Do you remember the phrase, “Liar, liar pants on fire….” ? Words chanted using a sing song sounding voice made to warn you and to make one feel the wrath of shame. Well, there will be students who lie. There will be students in your class who are chronic liars, and unfortunately, there may be students who lie in ways that blow your mind. Brainy Quotes list a variety of quotes about lies. Some are funny, such as Lucille Balls,” The secret of staying young is to live honestly, eat slowly, and lie about your age.” While other quotes paint the clear message of how lies negatively affect our lives. “ Violence can only be concealed by a lie, and the lie can only be maintained by violence.” Aleksandr Solzhenitsyn. Yet, we have all lied about something at some point in time. According to Psychology Today, there are 6 reasons why people lie. As I am not creating a thesis paper, I will precise it to one word. CONTROL. The individual who lies, feels like they have no control and want to gain control, or they feel the need to be recognized and therefore take control of the situation to weave it in their favour. Today, I will share two stories of students who felt the need to gain control through lying.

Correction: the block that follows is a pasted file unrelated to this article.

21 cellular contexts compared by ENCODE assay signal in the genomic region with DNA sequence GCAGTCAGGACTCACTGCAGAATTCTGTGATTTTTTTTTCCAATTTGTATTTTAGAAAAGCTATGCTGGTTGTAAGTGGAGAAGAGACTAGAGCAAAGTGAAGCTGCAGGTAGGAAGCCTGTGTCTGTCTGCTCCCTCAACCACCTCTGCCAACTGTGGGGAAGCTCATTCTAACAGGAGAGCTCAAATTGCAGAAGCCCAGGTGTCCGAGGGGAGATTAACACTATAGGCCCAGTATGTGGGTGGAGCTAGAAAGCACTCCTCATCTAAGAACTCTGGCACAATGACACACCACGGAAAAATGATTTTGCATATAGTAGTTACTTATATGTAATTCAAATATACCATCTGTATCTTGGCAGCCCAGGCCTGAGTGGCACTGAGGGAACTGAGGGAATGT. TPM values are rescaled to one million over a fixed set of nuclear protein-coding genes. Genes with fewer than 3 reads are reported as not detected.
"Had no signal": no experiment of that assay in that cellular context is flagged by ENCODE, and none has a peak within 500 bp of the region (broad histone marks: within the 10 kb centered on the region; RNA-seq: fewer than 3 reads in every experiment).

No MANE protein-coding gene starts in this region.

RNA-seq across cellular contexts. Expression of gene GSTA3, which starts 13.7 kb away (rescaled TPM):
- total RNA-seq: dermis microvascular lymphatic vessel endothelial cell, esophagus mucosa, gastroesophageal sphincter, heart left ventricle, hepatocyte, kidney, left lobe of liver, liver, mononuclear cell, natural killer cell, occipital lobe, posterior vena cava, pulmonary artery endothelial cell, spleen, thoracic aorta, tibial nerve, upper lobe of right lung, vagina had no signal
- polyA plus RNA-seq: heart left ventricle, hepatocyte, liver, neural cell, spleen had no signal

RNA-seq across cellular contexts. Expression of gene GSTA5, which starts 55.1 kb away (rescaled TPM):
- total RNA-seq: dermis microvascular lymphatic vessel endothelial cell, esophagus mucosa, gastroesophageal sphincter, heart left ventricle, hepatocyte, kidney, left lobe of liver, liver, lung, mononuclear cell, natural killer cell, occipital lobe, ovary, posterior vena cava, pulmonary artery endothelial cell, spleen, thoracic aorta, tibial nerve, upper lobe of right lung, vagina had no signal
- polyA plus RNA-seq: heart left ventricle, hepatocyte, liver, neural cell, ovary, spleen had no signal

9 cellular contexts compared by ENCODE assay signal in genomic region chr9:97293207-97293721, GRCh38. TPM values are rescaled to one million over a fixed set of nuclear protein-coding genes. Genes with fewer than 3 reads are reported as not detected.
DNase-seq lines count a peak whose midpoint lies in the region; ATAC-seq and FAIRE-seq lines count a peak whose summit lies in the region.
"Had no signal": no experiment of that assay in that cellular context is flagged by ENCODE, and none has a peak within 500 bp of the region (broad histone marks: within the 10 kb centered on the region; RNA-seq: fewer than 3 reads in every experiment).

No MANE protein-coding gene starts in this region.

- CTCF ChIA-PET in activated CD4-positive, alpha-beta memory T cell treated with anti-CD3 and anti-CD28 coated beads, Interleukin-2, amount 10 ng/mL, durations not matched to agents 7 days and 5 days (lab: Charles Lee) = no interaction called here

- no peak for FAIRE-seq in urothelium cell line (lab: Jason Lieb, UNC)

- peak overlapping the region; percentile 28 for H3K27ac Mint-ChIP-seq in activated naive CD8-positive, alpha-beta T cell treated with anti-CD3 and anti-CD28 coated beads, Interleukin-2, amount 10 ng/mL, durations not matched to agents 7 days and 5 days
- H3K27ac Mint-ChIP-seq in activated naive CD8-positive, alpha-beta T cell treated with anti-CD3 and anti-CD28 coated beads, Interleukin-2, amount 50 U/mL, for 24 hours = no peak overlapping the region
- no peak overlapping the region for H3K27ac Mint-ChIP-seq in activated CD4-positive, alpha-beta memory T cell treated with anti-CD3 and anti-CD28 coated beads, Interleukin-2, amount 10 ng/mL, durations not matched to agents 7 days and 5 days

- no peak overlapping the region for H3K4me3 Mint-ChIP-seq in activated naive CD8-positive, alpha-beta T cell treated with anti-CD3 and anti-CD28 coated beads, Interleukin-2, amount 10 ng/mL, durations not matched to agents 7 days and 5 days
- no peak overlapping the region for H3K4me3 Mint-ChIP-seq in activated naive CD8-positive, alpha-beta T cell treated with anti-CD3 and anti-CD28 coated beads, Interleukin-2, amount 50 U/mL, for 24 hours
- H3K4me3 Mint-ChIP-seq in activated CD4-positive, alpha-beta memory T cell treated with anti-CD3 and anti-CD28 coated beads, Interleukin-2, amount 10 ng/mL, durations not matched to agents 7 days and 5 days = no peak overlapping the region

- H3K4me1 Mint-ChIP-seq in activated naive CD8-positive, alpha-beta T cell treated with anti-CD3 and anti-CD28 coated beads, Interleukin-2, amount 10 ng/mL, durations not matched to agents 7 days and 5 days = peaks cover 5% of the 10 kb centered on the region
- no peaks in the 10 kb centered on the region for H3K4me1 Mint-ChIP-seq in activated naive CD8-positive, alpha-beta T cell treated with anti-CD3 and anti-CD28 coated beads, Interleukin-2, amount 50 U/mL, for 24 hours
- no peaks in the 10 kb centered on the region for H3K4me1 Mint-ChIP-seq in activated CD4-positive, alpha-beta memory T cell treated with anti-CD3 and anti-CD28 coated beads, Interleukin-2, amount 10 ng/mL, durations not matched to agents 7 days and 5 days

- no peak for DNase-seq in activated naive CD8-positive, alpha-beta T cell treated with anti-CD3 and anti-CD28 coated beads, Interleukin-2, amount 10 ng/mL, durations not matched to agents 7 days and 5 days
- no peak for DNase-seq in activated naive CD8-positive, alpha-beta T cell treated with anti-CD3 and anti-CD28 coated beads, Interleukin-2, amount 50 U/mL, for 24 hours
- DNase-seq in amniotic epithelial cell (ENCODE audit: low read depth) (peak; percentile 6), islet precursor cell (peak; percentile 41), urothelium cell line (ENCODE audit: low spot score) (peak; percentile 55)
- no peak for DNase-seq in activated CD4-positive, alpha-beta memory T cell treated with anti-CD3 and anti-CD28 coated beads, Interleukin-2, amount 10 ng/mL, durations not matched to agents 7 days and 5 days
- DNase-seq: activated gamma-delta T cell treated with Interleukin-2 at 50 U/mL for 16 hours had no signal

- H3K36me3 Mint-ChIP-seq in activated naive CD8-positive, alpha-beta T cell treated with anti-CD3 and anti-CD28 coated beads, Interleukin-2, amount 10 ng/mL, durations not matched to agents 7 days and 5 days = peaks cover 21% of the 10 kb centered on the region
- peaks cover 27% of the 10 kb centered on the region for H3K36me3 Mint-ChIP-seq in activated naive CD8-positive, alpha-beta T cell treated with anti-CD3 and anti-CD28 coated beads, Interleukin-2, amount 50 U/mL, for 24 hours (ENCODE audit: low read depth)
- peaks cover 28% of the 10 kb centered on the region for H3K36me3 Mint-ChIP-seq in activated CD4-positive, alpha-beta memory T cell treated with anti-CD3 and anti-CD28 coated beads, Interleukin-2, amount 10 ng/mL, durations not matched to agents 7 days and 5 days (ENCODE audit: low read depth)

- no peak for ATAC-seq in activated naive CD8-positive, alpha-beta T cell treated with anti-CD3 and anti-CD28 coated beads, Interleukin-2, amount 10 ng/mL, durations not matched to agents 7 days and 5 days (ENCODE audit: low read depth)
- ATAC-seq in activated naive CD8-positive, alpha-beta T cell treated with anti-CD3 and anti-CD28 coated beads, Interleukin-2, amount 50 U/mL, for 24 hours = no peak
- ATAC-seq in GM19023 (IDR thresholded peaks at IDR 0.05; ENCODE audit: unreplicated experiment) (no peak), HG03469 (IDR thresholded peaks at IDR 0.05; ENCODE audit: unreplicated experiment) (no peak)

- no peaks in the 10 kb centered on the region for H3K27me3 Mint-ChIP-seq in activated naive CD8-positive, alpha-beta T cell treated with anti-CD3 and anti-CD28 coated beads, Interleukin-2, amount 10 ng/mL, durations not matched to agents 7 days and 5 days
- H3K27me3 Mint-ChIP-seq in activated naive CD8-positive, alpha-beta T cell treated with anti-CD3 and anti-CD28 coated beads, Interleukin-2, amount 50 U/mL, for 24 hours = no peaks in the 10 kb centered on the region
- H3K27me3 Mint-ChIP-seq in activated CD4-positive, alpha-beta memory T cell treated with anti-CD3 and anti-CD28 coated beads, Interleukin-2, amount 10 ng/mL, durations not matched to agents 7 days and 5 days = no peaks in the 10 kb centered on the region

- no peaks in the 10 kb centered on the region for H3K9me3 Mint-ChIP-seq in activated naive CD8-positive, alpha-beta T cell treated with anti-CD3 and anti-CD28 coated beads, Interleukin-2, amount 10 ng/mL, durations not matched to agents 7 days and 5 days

Master of the Circle
Blue Jay is a student who loves to embellish stories he shares during our Monday sharing circle. This is a small special ed class with 10 male students. Every Monday, we begin the morning sharing information about the weekend. Did we have a good time? Did we do something different? Did we go anywhere interesting? At times, it was interesting to notice how some children spent their entire weekend, according to them, playing video games. Other students enjoyed going to a friend’s house to play, or going to the arena to play hockey. Blue Jay seemed to think that it was his job to surpass his classmates comments and would share interesting tales which became more embellished when his friends realized that he was lying.